Once you go craft

Updated: 21 Jan 2013 | By:

As defined in Brewing: A step-by-step walkthrough, craft beer produced by microbreweries is its own animal in comparison with mass produced beer as production is small, independent, and traditional. Innovation is what makes craft beers and craft brewers distinct from its peers. Their products tend to be a construal of traditional styles of brewing with a special twist. Craft brewers interpret historic styles with unique twists and develop new methods against no set standards. These brewers are also very involved in community services as they aim to have a more personal and relatable approach to their drinkers. Their integrity lies in the self-regulation free from the interference of mass production.
The difference between a craft brewer and a microbrewery can be confusing. A microbrewery produces craft beers and a craft brewery can also double as a microbrewery. Just keep this in mind: craft brewery refers to the method, flavour and style and can be made on any volume or scale; while microbrewery just means there’s a limit to the production volume.
Here’s one example of a unique craft brew. BrewDog, a Fraserburgh (a town in Aberdeenshire, Scotland) based craft beer has a beer called Sunk Punk. As its namesake, the ingredients were literally sunk 20 metres into the sea in a fermentation tank for two weeks, and after that they have craft beer waiting for them at the shores. Allegedly, the water maintained a steady temperature of ten Celsius - an element crucial to produce clean beer. In line with its environment, the 7.1 percent ABV pale ale also contains nautical ingredients such as buckweed (Isoglossa woodii), a type of shrub that grows in South Africa, distilled sea-salt and rum. Marketing gimmick or not, it’s definitely exceptional enough to go in the craft beer category.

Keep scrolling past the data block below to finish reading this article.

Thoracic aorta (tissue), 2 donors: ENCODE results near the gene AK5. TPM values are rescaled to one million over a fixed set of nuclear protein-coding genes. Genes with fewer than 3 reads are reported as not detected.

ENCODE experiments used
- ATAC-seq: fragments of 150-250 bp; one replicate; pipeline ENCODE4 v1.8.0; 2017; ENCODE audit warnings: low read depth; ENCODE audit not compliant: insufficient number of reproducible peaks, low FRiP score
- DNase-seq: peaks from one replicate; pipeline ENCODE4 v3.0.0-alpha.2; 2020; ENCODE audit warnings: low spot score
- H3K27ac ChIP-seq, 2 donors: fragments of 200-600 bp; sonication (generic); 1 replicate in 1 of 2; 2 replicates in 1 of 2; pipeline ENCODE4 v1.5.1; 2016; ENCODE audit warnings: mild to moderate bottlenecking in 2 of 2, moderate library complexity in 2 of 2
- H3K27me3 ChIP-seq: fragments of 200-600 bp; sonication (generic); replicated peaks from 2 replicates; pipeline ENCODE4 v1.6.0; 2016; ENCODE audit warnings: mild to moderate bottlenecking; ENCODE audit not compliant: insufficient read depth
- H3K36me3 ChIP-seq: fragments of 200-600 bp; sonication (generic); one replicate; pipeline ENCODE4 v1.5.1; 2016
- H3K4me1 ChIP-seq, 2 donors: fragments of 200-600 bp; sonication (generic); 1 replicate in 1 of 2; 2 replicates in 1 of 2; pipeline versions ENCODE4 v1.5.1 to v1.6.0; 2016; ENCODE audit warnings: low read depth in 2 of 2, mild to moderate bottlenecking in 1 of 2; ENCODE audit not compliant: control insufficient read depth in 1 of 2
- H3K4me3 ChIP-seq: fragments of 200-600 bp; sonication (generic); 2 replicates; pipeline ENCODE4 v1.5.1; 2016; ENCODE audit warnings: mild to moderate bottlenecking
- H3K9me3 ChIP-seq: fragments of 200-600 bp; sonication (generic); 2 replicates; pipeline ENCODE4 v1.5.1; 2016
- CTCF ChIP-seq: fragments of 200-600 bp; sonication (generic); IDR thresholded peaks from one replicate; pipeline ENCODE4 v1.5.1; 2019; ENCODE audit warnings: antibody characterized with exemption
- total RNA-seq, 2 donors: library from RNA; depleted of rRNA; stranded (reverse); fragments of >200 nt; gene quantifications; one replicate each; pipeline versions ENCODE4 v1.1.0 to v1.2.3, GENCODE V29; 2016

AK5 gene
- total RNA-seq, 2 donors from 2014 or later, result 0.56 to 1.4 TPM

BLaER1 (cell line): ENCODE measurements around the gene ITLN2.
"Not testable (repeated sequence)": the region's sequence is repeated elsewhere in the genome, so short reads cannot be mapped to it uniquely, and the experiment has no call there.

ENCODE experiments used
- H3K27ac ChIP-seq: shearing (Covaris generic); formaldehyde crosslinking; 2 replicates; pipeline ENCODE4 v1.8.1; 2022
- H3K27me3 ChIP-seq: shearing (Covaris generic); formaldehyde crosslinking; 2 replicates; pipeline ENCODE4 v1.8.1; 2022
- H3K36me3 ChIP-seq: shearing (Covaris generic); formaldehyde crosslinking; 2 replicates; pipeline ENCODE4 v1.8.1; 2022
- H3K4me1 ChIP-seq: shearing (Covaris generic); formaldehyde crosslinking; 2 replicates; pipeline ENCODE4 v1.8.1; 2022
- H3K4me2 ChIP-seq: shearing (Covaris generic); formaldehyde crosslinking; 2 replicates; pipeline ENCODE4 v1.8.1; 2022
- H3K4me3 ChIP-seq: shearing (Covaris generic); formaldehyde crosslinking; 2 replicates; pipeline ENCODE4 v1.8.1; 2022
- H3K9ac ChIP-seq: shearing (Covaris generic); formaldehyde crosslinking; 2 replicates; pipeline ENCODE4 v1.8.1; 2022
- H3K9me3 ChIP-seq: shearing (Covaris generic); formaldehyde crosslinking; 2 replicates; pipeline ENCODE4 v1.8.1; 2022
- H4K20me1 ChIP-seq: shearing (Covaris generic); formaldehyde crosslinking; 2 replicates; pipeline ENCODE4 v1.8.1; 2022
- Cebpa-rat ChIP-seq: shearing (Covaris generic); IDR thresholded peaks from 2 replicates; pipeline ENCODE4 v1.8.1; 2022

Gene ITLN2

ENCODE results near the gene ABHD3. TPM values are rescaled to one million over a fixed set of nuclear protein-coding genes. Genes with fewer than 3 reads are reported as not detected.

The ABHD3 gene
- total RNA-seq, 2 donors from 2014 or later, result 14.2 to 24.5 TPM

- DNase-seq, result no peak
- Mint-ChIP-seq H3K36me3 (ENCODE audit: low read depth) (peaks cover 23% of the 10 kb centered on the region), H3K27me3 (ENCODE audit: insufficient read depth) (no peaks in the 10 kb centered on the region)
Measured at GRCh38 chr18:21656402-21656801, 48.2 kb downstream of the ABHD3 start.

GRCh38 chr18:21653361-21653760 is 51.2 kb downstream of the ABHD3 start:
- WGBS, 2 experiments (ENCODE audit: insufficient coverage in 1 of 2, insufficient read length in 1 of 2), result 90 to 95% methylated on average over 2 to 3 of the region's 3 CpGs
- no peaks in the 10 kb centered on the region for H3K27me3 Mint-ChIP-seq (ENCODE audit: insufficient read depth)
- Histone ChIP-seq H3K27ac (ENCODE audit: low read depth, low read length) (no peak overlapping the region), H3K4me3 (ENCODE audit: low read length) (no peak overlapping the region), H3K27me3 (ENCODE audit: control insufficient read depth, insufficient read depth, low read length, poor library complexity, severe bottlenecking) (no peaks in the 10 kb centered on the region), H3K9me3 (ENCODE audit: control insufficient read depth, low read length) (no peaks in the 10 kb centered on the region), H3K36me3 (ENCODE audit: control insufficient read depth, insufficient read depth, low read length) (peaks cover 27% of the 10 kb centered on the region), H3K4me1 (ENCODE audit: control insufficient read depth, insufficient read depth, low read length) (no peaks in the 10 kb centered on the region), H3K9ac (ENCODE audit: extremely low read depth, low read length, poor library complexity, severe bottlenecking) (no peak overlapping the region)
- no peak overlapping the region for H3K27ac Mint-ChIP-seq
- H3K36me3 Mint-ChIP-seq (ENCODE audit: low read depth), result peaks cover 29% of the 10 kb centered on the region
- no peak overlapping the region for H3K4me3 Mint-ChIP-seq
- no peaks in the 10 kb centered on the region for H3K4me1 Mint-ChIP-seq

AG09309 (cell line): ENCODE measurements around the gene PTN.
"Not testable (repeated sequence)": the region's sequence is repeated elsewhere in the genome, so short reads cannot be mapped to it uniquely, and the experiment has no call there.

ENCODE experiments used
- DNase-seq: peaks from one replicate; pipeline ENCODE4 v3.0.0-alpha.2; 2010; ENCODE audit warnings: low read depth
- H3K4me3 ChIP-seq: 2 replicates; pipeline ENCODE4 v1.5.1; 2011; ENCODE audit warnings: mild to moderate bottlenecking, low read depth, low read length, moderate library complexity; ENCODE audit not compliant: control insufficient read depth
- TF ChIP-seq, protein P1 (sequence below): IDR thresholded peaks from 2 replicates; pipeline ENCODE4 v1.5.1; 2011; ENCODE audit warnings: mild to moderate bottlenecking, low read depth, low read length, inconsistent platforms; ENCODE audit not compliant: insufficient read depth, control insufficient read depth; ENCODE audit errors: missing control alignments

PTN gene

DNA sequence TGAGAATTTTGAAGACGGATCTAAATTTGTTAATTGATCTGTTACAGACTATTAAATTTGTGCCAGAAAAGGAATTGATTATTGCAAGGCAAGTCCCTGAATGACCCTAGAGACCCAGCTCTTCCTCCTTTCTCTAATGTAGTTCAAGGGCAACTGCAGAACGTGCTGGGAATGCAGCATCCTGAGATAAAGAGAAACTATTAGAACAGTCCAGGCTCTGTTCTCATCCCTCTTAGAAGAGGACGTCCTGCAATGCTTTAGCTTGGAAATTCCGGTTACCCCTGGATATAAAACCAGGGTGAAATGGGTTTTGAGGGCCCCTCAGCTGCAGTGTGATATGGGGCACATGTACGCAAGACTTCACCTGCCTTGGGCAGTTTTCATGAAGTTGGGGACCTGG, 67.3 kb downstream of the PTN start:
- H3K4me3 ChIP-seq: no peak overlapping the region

For maximum freshness, craft beers are better when dispensed through taps, although you can still find them in bottles aplenty. Making the switch from mass produced beer to craft beers isn’t difficult as the taste notes are vast. Expect to find anything from chocolate, coffee, floral, fruity, to the more traditional flavours. You are bound to find one that’s fascinating.
More or less considered a novelty in Malaysia, craft beers are easily likeable but it could still be an acquired taste. Many craft beer drinkers has expressed that after they converted, they couldn’t bring themselves to drink regular beer. With the wide variety of brews available, we highly recommend that you take notes and order a different brand each time you pay a craft beer place a visit. You need not seek high and low for a good mug of craft brew; we have found two of the best places to drink them in KL. Sip them slowly to fully savour the aroma and indulge in the taste. After a couple of them, you might become a crafty enthusiast.
Three places in KL to get crafty:
Taps Beer Bar (Bukit Bintang)
One Residency, 1 Jalan Nagasari, Off Jalan Raja Chulan, 50450, Kuala Lumpur.
Tel: +603 2110 1560
Opening hours: Mon-Sat: 5pm-9pm, Sun: All day from 12pm
Taps Beer Bar (Mont Kiara)
G-1, 1 Mont Kiara, 1, Jalan Kiara, Mont Kiara, 50480 Kuala Lumpur.
Tel: +603 6206 5983
Opening hours: Mon-Sat: 11am-9pm; Suny: All day from 11am

Ales & Lagers
D1-G4-06, Solaris Dutamas, No. 1, Jalan Dutamas 1, 50480 Kuala Lumpur, Malaysia
Tel: +6012 262 8171
Opening hours: Mon - Sun: 3pm-10pm
The Great Beer
86 Jalan SS 21/62, Damansara Utama, 47400 Petaling Jaya, Selangor.
Tel: +603 7731 5946
Opening hours: Mon-Thurs: 3pm-1am; Fri-Sat: 3pm-2am; Sun:3pm-1am


Tags: craft beer